An analysis piece contends that other countries can learn from Iceland’s recent economic upturn.
The article, published in The Independent, takes the angle that while Iceland’s economic collapse was remarkable, that “the economy that [former Prime Minister Geir H.] Haarde helped to wreck has fared surprisingly well since the bust.”
The latest report on Iceland by the International Monetary Fund shows that growth is resuming. GDP is expected to increase by a relatively healthy 2.5 per cent in 2011. The Icelandic public finances are on a sustainable path too with government debt projected to fall to 80 per cent of GDP in 2016.
The turnaround should not be exaggerated. Iceland is still more than 10 per cent below pre-crisis output levels. Unemployment remains at about 6.7 per cent, considerably higher than before 2007. The standard of living of most Icelanders is well down. Access to foreign currency is tightly controlled. And risks to recovery remain. Central bank interest rates are going up in order to curb inflation. This could stifle growth. Yet the fact remains that the outlook for the Icelandic economy is looking rather healthier than other distressed economies in Europe such as Greece, Portugal and Ireland.
The article believes four factors have been at play to account for this recovery.
First, Iceland has had friends in high places. Apart from the help of the International Monetary Fund – which concluded their work in Iceland last month – other Nordic countries have also lent a hand in the form of loans.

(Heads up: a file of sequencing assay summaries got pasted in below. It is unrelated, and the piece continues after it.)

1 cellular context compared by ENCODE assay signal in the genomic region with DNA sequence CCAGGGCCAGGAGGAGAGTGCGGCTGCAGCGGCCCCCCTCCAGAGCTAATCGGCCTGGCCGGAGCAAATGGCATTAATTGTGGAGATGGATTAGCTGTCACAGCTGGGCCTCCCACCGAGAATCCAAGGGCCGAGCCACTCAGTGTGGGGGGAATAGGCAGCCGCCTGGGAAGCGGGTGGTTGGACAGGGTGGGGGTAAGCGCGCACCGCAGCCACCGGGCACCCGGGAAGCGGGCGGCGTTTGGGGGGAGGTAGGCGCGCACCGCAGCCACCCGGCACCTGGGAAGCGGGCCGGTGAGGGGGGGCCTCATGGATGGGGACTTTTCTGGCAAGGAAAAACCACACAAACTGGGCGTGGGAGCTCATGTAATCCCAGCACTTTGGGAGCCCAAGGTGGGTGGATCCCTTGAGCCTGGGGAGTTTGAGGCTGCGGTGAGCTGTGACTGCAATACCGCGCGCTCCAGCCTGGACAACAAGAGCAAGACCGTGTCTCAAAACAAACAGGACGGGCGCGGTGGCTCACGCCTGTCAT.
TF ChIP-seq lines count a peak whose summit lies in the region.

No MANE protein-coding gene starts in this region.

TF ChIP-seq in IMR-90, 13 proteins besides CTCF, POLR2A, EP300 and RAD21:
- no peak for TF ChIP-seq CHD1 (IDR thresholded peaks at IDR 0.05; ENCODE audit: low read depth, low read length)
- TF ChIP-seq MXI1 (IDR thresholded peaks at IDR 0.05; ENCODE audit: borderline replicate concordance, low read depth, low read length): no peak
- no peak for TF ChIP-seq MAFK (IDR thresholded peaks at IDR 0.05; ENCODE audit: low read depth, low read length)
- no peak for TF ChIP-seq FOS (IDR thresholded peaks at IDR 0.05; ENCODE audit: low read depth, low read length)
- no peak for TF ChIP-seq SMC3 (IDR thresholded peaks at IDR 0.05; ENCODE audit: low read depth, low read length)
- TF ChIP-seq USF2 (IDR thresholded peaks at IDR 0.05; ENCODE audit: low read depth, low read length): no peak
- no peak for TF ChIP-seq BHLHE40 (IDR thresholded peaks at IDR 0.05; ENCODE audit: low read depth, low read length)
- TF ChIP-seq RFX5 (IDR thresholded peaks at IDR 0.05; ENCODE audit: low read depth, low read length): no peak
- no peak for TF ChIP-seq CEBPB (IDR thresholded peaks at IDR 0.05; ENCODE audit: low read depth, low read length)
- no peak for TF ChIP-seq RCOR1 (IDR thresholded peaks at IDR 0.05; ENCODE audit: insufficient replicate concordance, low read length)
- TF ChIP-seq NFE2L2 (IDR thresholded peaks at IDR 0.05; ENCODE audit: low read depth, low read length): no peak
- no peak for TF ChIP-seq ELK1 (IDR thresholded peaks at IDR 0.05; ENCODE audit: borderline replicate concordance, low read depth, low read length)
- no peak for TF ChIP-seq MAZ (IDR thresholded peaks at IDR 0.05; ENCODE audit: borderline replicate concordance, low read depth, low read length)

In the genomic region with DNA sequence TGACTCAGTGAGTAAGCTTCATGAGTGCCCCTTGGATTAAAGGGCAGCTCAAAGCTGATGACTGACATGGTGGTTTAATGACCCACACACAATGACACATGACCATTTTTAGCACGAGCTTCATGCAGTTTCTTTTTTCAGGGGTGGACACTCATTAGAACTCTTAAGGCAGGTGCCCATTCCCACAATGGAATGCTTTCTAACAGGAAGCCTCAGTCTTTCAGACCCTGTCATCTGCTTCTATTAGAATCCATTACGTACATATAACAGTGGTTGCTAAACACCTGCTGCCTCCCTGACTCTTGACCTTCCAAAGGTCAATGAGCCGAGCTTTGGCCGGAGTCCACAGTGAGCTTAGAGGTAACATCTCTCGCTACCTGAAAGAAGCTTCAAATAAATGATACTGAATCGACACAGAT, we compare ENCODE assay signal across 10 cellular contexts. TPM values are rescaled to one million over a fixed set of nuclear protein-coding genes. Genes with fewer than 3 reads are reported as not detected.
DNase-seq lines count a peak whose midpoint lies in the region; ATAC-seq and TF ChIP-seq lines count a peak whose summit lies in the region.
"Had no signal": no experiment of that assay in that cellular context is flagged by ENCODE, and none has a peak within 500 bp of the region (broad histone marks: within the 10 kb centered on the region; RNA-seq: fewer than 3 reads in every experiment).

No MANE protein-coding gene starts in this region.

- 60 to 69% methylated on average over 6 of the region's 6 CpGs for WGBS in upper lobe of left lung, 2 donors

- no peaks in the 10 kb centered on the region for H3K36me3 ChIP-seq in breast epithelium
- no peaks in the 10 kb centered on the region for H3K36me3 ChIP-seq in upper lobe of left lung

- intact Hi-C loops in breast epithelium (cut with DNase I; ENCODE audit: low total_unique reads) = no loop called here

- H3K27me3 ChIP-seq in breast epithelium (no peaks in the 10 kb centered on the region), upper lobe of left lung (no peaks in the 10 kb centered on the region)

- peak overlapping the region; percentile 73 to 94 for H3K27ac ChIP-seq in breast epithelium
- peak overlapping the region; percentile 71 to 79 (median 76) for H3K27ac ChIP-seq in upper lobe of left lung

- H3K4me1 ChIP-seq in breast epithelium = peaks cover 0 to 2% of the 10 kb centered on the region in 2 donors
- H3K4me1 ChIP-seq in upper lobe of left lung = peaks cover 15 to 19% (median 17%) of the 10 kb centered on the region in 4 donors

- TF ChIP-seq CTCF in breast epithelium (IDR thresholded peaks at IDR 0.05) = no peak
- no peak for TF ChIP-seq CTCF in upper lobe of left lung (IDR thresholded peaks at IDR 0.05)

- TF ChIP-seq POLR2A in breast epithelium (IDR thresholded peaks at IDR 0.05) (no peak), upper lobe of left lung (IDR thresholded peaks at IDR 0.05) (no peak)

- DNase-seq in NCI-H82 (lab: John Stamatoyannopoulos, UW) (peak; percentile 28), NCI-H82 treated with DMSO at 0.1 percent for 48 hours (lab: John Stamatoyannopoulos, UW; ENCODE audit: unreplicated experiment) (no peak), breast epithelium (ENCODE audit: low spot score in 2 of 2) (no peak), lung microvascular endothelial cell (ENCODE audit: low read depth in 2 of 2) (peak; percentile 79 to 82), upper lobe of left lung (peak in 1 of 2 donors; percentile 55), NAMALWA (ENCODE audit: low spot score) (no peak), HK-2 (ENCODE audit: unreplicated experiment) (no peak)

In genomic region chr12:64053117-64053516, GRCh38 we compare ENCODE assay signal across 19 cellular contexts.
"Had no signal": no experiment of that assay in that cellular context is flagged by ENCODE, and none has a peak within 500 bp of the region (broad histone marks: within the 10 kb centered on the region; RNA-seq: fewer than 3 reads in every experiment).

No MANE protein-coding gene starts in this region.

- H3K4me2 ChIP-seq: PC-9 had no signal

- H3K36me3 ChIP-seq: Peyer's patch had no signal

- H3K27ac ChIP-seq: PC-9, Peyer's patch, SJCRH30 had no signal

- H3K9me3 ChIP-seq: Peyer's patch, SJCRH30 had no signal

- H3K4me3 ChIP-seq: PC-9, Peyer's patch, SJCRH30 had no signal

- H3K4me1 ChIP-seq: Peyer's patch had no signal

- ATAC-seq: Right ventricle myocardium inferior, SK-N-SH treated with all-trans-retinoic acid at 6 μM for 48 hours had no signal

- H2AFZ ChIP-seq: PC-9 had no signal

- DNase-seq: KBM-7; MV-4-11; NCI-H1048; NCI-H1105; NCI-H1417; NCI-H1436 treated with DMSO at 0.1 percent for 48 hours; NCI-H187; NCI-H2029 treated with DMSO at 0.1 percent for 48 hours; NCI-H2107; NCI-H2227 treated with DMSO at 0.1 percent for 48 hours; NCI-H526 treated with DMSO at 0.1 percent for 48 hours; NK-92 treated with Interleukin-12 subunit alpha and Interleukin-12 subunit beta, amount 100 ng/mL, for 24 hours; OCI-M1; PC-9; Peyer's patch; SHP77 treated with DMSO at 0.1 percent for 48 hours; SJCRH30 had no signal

Second, the 50% chop in value that the Icelandic crown experienced after the crash did help in one oft-overlooked way: exports of aluminium and fish are now cheaper on the global market, increasing demand.
Third, Iceland allowed its banks to fail rather than completely nationalising them. While this led to the notorious Icesave debacle, the plus side is that severe re-working of the banking system has led to Landsbanki announcing that their assets should more than cover what is owed for Icesave.
Fourth, Iceland has issued strict capital controls that forced the financial sector to do things differently. The author says that the comparison between Iceland and Ireland, “which assumed responsibility for all the liabilities of its bust banking sector, is stark. Thanks to Dublin’s blanket bailout, total government debt is now more than 100 per cent of GDP, four times pre-crisis levels. And Ireland’s reward from the markets has been a rise in the cost of insuring its sovereign bonds.”
The economic policy orthodoxy through this crisis – pushed by ratings agencies and European politicians alike – has demanded that national governments honour the debts of their banking sectors, protect their exchange rates, eschew capital movement restrictions, and impose massive austerity to earn back the confidence of bond markets. Much of that wisdom was ignored by Reykjavik. And the early signs are that Iceland is doing quite well as a result.